California Supreme Court to decide soon whether to enter Prop 8 dispute

California Supreme Court Chief Justice Tani Cantil-Sakauye

California Supreme Court Chief Justice Tani Cantil-Sakauye

SAN FRANCISCO — The California Supreme Court has signaled that it will decide soon on whether to enter the Proposition 8 gay marriage dispute currently on appeal in a federal appellate court.

Chief Justice Tani Cantil-Sakauye said Wednesday that the state Supreme Court may decide “as soon as next week” whether to weigh in on the federal appeal of Proposition 8, the 2008 voter-approved ban on same-sex marriage.

Last month, a three-judge panel on the 9th Circuit U.S. Court of Appeals said it would not rule on the constitutionality of Proposition 8 until it gets a ruling from the California Supreme Court as to whether “Yes on 8” proponents of the initiative have an “authoritative” entitlement — or “standing” — to represent the voters who passed the initiative in the appeal in federal court.

In its 21-page order to the California Supreme Court, the 9th Circuit panel asked the state court to determine whether Yes on 8 proponents have “rights under California law … to defend the constitutionality of [Proposition 8] … when the state officers charged with the laws’ enforcement …refuse to provide such a defense.”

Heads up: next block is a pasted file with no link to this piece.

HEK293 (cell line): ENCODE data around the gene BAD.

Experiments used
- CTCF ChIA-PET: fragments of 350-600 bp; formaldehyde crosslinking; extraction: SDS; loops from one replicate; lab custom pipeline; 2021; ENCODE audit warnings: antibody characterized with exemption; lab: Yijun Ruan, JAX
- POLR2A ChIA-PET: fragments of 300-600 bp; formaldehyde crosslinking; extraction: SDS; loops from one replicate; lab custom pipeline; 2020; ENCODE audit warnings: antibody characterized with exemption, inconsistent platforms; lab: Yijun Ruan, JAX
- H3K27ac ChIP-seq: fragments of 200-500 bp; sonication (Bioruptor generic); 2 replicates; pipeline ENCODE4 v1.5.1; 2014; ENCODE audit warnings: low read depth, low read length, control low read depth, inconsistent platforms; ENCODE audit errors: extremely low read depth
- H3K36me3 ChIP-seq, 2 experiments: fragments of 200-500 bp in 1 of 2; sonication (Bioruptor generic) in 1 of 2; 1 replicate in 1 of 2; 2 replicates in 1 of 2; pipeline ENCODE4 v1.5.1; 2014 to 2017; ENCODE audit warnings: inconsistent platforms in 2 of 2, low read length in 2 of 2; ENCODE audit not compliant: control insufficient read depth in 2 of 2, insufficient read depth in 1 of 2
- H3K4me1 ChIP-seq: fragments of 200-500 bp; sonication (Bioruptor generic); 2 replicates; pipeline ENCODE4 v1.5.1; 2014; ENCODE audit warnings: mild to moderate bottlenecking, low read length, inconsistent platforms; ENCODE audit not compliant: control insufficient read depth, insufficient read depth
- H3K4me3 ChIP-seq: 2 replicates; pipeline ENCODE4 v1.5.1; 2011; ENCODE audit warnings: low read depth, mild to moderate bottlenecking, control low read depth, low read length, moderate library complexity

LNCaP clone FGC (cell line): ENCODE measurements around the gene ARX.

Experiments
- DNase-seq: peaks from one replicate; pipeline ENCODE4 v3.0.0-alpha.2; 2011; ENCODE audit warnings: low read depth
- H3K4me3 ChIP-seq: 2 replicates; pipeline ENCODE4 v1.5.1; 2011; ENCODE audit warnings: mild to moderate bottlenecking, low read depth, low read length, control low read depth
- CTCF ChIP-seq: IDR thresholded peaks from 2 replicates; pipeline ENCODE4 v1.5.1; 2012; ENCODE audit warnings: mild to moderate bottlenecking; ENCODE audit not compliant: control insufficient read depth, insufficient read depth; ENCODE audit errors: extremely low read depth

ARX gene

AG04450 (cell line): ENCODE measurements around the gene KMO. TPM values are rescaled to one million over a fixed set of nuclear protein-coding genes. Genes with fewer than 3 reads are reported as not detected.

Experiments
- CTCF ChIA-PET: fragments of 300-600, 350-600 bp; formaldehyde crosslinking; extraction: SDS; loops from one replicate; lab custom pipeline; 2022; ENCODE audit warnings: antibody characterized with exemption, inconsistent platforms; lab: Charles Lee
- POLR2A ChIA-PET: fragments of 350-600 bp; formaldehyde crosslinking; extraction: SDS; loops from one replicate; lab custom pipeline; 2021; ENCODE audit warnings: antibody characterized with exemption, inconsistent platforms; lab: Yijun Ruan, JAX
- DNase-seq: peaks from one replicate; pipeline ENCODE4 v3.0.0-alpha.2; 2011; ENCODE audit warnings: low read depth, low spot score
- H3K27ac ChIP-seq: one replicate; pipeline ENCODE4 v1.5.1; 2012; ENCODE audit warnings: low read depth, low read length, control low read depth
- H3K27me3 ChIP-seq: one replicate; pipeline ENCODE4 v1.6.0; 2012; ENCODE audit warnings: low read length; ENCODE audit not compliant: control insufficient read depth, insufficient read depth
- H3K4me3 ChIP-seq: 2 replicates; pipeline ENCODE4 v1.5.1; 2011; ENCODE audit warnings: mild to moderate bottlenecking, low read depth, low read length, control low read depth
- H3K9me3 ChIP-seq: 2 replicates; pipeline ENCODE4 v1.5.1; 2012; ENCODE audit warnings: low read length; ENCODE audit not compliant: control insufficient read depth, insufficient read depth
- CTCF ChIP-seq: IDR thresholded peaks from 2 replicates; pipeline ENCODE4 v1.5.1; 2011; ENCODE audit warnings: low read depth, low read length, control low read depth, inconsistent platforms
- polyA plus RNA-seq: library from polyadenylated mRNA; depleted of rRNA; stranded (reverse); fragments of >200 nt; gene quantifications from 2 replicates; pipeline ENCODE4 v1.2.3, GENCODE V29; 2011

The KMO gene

Former Governor Arnold Schwarzenegger and Attorney General Jerry Brown (now Governor) both declined to defend Proposition 8 in court, and refused to appeal the ruling when U.S. District Judge Vaughn R. Walker declared the initiative to be unconstitutional.

Walker did allow “Yes on 8” proponents to intervene in the trial as defenders of the measure. But the appeals panel indicated that standing in the district court does not necessarily mean “Yes on 8” has standing to appeal.

If the California Supreme Court weighs in, and determines the “Yes on 8” group does not have standing — namely, no right to appeal — and the 9th Circuit rules accordingly, then Walker’s August 4 decision will become the law throughout California, making it possible for same-sex couples to once again obtain marriage licenses.

However, the ruling on standing could still be appealed to the U.S. Supreme Court.

If the California court rules that initiative backers have special status under state law, then the 9th Circuit Court would be more likely to rule on the constitutionally of Proposition 8.

The panel on the 9th Circuit suggested last month it would have to dismiss the case if there’s no state high court input.

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